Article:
The UK government today announced a range of incentives to encourage new entrants to bid for third generation mobile licenses.
But while confirming that is considering extending the number of licenses available, the Department of Trade and Industry said the auction would be several months later than originally planned.
In an attempt to encourage new competition in the UK telecoms market, DTI telecomms minister Michael Wills said new entrants' customers would be entitled to roam onto existing operators' networks until their own networks are established.
Wills also said the DTI was considering offering five licenses, rather than four, reserving a larger license for a new entrant. But the auction could be delayed until March 2000, much later than the original plan of summer 1999.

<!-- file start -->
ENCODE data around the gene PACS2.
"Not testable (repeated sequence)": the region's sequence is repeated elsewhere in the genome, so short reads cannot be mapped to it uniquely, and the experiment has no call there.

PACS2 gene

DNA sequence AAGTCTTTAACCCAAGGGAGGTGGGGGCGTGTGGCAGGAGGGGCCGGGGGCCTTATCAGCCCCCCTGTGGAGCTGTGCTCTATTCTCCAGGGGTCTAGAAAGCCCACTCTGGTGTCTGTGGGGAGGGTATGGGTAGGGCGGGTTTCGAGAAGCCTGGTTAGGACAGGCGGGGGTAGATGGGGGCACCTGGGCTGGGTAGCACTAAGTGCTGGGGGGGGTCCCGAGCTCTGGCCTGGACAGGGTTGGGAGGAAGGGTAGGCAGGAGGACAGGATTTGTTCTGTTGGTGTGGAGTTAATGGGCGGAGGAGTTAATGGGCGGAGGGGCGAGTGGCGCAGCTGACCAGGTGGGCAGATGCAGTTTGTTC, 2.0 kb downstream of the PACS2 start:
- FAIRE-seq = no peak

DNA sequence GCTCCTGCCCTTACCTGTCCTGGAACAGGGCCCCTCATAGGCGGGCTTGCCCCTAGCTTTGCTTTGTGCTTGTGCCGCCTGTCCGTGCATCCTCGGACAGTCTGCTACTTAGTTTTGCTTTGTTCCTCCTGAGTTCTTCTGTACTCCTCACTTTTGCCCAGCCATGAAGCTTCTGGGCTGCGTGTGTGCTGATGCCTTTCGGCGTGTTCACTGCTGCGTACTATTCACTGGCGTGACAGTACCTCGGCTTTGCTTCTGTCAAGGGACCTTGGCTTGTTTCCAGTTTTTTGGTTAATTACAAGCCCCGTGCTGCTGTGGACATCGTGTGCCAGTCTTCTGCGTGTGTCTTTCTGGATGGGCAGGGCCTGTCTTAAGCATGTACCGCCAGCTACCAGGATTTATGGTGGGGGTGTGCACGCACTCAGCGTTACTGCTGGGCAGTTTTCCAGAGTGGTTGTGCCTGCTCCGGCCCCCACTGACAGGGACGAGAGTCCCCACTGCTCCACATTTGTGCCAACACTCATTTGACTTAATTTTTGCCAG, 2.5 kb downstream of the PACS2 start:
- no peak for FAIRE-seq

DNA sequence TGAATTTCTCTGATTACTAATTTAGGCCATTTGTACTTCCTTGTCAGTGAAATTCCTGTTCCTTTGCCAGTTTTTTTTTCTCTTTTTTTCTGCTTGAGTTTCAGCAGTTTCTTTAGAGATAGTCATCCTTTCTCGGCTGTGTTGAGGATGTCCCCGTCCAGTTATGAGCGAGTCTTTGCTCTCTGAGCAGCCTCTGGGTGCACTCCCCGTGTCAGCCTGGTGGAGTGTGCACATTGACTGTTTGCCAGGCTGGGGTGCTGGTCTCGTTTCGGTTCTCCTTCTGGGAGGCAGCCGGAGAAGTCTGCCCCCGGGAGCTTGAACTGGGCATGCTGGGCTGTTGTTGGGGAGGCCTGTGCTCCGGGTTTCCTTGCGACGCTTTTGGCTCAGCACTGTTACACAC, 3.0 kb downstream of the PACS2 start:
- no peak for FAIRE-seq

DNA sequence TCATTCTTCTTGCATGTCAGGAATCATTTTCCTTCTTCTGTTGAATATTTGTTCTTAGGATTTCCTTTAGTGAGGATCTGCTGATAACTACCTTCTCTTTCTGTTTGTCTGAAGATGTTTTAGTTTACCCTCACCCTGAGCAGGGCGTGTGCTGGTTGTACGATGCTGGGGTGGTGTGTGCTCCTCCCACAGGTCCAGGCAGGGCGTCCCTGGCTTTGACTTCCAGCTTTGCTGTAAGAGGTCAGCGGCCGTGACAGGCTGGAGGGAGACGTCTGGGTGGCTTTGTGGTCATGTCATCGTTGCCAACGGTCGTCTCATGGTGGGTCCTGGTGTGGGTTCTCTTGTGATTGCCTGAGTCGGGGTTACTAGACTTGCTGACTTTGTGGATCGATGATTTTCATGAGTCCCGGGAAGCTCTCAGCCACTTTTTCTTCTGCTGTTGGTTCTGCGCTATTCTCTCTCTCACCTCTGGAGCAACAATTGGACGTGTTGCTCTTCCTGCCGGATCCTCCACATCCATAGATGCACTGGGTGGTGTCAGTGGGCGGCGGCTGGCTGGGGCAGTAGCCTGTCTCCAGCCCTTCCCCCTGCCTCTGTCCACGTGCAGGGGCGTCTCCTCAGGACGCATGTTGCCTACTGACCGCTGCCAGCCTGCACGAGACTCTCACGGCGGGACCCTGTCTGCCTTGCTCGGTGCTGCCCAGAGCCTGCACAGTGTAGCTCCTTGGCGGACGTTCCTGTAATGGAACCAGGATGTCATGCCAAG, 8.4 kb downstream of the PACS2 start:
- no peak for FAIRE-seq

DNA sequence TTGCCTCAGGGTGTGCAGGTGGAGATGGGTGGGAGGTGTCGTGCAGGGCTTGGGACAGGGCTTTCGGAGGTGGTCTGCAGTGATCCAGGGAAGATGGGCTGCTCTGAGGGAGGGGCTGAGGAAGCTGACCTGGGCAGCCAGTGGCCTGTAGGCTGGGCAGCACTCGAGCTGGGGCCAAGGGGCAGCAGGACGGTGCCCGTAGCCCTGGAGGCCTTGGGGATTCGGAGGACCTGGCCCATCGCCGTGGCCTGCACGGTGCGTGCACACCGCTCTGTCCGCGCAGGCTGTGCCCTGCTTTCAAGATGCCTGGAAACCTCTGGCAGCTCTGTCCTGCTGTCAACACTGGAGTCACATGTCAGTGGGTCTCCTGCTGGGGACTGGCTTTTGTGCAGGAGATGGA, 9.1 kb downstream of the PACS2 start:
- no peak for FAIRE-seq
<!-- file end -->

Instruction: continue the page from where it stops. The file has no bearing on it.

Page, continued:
Third generation mobile networks will enable higher quality voice and much faster data transfer rates than current GSM systems. Standards for third generation systems are currently being debated.
Existing mobile operators and potential new entrants said they welcomed today's news. Orange said the news goes some way to clarifying the government's approach to third generation license allocation.
"Whilst today's announcement inevitably raises a range of issues, Orange's intention, subject to eventual licence terms, is to be a major [third generation] operator," Orange said in a statement.
Energis has made plain its potential interest in participating as a consortium bidder for a third generation license, said Mike Grabiner, chief executive of Energis. "Today's proposals by the government provide a clearer framework for evaluating our options," he said.
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